Maroon 5 and I haven’t been getting along lately. With a horrible fourth album and a douchey frontman, I finally fell out of love with the band. But there was a time when I couldn’t get enough of them. Their debut isn’t the best pop album ever, but with every song being a hit and tons that make you want to sing along, it’s still their best. Not only are the songs good, but you can hear elements of the band that simply don’t exist in the current carnation. Here, they manage to sound like a band instead of a vanity project.
Somewhere down the line, the guys became know for their dirty songs. What’s refreshing about this record is not every song is drenched in sex. Of course there are some that reference it, but “This Love” is the only one that explicitly talks about it. Ten years later this song still sounds great. The odd, bounciness of the music and Levine’s singing makes the song seem so innocent, until you hear lines like “I’d try my best to feed her appetite/keep her cumming every night/so hard to keep her satisfied.” It’s one of those lyrics where you say it without thinking and then pause and go “What did he just say?!” It’s what I like to call sneakily dirty. Unlike their current songs where the quest for sex is obvious, this track masks it with clever lyrics and a good hook.
Though the album may not solely focus on sex it does talk about relationships. What keeps the theme from getting dull is how each song looks at a different point of a relationship, like the first encounter or a nasty break up. Some of the songs are good, but don’t manage to stand out from the other tracks (“The Sun” and “Must Get Out”), but there are others that are great. “Not Coming Home” has a sleek, sexy guitar riff that brings out their edgy side; Levine’s fed up attitude adds to the overall feel. The only thing that’s annoying here is the live audience cheers featured throughout. Per the liner notes, it was recorded live at one of their shows, but why they included this version instead of the studio one is beyond me.
One of my favorite songs is “Sunday Morning” with bright, upbeat music and the feel good lyrics that make you happy. It’s something you put on when the sun is shining and you’re feeling awesome. It makes you want to dance and sing. The additional horns that come in during the bridge just adds to this feeling and gives it more of a jazzy sound. Everything about the song is lovable and is sure to put a smile on your face. “She Will Be Loved” is a soft, bittersweet song about a troubled girl. Something about the whole mood is just relaxing and nice. “Through With You” seems to be about a nasty break up. The harsh music and Levine’s pissed off singing emphasizes this tone. There’s a finality to the music and the lyrics that makes perfect sense with what he’s talking about.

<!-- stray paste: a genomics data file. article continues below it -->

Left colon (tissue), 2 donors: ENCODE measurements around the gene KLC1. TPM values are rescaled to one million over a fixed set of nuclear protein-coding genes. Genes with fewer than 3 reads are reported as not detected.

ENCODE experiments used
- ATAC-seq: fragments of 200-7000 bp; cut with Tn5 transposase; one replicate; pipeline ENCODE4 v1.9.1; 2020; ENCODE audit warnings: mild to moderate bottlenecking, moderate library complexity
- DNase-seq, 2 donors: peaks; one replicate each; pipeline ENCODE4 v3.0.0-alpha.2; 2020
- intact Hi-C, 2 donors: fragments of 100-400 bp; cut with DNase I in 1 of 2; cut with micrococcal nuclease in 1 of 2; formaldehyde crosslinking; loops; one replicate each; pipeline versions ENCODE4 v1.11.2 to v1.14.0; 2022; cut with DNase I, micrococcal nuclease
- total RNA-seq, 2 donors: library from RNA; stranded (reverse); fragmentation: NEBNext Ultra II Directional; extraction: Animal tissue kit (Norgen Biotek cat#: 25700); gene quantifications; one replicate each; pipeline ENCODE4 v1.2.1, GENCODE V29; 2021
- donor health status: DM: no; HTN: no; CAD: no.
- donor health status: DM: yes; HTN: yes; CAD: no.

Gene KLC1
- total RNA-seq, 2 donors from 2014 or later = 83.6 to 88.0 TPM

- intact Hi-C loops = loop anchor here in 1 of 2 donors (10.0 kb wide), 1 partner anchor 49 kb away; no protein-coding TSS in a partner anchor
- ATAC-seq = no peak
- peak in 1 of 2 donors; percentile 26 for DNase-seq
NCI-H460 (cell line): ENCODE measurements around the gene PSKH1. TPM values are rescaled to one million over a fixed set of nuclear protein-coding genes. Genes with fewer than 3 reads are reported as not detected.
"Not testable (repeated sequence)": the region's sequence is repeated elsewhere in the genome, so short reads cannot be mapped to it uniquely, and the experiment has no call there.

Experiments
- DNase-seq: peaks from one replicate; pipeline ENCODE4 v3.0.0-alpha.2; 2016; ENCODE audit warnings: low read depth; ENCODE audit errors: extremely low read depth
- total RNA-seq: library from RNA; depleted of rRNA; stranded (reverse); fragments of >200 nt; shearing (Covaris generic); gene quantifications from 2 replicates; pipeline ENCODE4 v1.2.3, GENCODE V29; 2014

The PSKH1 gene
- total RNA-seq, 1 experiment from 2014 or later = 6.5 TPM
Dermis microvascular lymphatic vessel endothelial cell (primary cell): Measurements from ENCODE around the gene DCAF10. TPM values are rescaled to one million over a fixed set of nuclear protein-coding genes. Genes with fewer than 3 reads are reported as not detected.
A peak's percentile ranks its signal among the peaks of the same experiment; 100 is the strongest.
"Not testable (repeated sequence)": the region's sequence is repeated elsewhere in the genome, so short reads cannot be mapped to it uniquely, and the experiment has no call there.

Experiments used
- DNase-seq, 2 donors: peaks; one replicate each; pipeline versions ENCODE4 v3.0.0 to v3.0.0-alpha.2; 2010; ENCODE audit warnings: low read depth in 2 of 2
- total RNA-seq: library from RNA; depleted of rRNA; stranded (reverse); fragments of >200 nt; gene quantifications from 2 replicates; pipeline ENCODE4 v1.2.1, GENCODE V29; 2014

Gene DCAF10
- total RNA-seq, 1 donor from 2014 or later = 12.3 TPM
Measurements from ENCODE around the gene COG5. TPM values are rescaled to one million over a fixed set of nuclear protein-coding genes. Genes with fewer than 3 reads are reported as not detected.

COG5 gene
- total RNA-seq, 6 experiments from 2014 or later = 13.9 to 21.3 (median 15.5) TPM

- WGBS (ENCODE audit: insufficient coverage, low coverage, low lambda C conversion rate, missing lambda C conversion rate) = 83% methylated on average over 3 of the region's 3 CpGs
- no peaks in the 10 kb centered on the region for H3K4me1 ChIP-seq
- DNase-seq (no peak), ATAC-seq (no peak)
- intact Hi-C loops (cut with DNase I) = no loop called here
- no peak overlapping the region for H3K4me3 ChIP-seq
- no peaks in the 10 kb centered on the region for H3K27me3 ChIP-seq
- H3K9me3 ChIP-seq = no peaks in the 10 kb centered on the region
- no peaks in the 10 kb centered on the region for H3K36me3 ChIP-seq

Another thing that makes the LP great is how you can hear every element of the band somewhere on the album. My biggest complaint with their 2012 release was it sounded like a Levine solo record with the rest of the guys as his back up band. Here, you can actually hear what each member adds: the pulsing drums on “Tangled” and the cool keys on “This Love.” Levine’s singing isn’t as annoying here either. Whereas now it sounds like he’s singing through his nose, here it’s subtle. I especially like his singing on “Harder to Breath” because he tried to vary his sound. He does the same for the standout track “Secret” where he goes into light falsetto for some parts. It’s hard to explain, but it sounds like they’re an actual band here. This feeling is something that slowly disappeared throughout their later albums.
The album ends with “Sweetest Goodbye.” It’s sappy and kind of cheesy with lyrics like “I’ll never leave you behind/or treat you unkind/I know you understand.” Still, this isn’t as cheesy as his writing on the last album (see “Fortune Teller”). What keeps the track from getting dull are the hard guitars that come in during the chorus when Levine sings “Pushing forward and marching back/Brings me closer to heart attack.” It may not be the best song here, but it ends the LP nicely.
Overall, the album gets 8/10. Having listened to it now, I don’t love it as much as I did back in 2004. But I still think it’s a good pop record and one that I still enjoy a lot. It reminds me when Maroon 5 had some potential, with a cute, kind of geeky guy singing. The songs are still enjoyable and a blast to sing out loud if you’re bored. Ever since its release, it feels like the band have been trying to recapture whatever made this album so good. They haven’t found it since. This remains their strongest album and ultimately, the one they’ll be remembered for, even if it is just because it made them popular.